Russia Mulling New Copyright LegislationAdded: Wednesday, February 2nd, 2011
Category: Recent Headlines Involving File Sharing > Ridiculous Criminal Trials
Tags:ET, p2p, Torrent, Piracy, Peer To Peer, Network, Hackers, Internet, BitTorrent, Google, utorrent, bitcomet, extratorrent, 2010, www.extrattorrent.com
In 2010 a few Russian leading web companies, including Google and social network InTouch (“Vkontakte”) wrote an open letter to the entertainment industries, where they asked copyright owners to back off on claims that the services are liable for copyright infringement committed by their users. Today the country’s Communications Minister announced that the web giants will have their way, and it will be actual infringers that would be held liable for their actions.
For the last months, the international rights owners, desperate to stop the illegal file-sharing of their content, have increasingly insisted that Russia’s web giants must keep their systems free from copyrighted content – if necessary, even by employing special people to do so.
The attention was attracted to some of the Russian biggest Internet players – search engines Google, Yandex and Rambler, mail service Mail.ru, and social networking site InTouch (“Vkontakte”), which was named by the entertainment industry as one of the most notorious websites for hosting lots of illegal music.
Through an open letter to entertainment industry and lawmakers, the mentioned companies announced that they can’t afford to monitor millions of users to make sure their every act is legal. Besides, the whole world now knows that it’s actual infringers who are guilty of their own copyright violations.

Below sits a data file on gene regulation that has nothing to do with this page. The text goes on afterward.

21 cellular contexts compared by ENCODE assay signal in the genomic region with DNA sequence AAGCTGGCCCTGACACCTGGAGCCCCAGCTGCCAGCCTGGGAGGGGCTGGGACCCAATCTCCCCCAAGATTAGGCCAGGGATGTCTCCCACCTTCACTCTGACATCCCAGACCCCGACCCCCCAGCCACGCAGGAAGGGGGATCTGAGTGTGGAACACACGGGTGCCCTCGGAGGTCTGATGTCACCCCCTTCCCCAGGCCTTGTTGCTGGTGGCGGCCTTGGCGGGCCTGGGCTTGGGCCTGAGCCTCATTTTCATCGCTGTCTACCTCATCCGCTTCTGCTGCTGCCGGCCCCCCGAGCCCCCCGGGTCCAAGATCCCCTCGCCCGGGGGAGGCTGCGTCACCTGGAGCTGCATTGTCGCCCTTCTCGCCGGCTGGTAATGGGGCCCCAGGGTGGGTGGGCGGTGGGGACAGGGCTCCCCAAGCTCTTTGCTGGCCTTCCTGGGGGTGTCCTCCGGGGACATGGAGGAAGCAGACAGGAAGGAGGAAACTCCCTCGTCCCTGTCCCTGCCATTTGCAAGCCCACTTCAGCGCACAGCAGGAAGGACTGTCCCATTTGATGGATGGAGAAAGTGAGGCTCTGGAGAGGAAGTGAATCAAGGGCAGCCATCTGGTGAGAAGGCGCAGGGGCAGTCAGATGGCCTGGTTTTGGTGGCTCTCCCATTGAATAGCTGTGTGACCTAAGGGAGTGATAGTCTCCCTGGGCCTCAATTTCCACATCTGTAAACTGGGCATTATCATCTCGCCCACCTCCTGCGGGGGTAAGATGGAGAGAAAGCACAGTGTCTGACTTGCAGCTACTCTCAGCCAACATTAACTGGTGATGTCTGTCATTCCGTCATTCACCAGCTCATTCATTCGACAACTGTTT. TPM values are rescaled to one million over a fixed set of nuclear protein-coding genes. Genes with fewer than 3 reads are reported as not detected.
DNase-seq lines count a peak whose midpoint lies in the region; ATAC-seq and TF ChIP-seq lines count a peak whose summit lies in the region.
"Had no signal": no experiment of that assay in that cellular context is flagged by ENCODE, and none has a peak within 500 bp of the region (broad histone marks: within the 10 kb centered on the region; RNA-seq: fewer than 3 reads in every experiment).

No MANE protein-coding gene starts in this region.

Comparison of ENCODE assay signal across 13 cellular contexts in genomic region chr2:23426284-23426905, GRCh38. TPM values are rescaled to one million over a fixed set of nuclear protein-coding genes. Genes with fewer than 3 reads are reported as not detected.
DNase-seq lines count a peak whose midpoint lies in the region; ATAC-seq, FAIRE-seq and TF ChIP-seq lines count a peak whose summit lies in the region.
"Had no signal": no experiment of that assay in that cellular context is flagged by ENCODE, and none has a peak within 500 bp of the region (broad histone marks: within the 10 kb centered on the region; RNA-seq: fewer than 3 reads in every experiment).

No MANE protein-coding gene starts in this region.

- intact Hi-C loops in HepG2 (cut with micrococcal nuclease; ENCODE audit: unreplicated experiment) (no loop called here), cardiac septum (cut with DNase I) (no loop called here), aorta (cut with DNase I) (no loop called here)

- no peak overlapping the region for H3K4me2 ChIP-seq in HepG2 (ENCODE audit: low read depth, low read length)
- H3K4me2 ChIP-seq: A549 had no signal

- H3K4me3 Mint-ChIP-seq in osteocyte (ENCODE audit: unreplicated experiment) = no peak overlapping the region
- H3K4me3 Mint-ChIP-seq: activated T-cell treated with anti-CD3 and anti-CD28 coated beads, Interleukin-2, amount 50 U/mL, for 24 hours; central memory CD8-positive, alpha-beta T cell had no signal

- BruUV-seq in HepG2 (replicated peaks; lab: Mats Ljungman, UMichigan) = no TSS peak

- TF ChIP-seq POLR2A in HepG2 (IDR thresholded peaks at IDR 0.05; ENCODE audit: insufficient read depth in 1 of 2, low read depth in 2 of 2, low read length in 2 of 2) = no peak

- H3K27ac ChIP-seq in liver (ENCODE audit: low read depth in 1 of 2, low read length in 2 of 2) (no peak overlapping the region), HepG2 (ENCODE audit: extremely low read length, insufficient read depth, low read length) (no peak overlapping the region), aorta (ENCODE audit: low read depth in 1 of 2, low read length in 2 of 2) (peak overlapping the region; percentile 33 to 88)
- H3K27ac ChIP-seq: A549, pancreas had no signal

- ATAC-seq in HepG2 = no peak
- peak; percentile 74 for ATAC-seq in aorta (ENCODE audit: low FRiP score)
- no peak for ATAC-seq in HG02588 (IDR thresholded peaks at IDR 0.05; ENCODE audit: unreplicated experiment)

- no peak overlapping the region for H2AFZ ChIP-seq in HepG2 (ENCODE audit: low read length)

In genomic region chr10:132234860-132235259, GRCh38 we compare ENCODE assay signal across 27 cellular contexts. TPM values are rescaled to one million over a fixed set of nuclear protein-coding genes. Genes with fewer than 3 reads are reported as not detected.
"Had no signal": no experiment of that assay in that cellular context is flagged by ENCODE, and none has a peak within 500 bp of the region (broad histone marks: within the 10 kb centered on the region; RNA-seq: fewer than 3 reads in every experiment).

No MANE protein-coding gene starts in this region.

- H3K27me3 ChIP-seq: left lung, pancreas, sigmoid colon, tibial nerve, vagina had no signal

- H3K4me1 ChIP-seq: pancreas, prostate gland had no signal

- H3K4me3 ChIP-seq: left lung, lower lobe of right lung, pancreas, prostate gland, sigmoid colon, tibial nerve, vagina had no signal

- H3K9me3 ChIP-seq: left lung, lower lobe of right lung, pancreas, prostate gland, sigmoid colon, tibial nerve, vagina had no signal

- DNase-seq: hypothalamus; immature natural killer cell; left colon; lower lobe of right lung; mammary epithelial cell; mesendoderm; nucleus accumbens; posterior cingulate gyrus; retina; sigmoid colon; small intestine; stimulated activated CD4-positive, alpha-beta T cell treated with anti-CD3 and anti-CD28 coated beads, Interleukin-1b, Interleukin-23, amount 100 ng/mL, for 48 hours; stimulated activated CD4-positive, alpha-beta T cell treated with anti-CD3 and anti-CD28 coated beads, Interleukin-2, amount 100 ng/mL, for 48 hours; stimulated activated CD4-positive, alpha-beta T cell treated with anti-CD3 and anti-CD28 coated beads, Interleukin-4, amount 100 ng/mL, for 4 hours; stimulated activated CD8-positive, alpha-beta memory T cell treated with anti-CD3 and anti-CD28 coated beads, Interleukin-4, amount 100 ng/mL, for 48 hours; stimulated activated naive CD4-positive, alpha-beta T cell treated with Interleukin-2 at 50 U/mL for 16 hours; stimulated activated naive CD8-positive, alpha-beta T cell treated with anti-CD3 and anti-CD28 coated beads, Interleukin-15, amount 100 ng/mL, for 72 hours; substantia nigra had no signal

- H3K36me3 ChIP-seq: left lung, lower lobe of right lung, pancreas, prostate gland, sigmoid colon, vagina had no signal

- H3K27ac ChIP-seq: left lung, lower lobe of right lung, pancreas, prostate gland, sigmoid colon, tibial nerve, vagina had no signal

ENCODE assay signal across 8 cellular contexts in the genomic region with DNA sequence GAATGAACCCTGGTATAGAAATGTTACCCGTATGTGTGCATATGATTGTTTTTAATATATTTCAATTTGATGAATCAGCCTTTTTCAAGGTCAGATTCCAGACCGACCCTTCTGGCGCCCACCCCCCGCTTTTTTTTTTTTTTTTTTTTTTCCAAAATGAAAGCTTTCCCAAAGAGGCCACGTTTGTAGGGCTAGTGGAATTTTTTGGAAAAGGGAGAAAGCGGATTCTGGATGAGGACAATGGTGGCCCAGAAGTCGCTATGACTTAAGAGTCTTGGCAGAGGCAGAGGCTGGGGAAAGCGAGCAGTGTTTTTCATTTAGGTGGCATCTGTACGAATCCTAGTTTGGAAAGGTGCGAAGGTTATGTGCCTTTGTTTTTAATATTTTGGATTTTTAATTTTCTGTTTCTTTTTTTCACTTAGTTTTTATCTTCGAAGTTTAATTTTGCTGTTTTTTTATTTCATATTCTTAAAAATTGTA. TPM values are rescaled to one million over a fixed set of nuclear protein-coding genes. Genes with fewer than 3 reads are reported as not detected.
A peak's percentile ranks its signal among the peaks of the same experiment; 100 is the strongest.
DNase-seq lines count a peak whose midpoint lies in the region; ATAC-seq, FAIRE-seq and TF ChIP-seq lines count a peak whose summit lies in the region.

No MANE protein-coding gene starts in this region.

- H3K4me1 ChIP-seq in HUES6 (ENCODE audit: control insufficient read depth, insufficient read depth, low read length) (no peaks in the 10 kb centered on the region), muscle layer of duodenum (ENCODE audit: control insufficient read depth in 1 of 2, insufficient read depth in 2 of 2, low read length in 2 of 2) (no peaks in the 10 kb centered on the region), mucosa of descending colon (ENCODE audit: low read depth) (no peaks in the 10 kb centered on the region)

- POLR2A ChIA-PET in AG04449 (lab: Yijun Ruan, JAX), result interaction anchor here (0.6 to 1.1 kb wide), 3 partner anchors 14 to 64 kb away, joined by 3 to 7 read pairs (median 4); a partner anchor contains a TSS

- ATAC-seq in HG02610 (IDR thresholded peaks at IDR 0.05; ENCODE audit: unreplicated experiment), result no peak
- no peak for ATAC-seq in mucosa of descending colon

Now it appears that the Internet companies will have their way: in future, individual Internet users, not service providers, will be held responsible for making illegal content available online. By the way, the first lawsuit has already been filed against the individual who added a few songs at his page on Vkontakte.
While the giants welcomed the news, they won’t be completely absolved of liability related to infringing content hosted on their servers. The Internet companies should also remove illegal content from their servers after they are notified by rights owners it’s unauthorized. Such manoeuvres on responsibility by both the entertainment industry and service providers are considered to be an attempt to influence a currently mulled piece of legislation. The proposed law will regulate online IP rights disputes that currently find themselves in a legislative vacuum.
However, not everyone welcomed the change – for example, the head of the country’s Organization for Intellectual Property Rights insists that while protecting service providers, the legislation can damage the interests of copyright owners. In addition, it can end at holding the average user guilty, all while online giants continue to make advertising money.
Thanks to TorrentFreak for providing the source of the article
February 2nd ,2011Posted by:
Wednesday, February 2nd, 2011
|posted by (2011-02-02 19:33:18)|
|Very nice read, thanks for the article SaM|
|posted by (2011-02-02 22:23:48)|
|^^ quite an expressive chap I think|
|posted by (2011-02-03 09:25:42)|
|And nothing has changed.||
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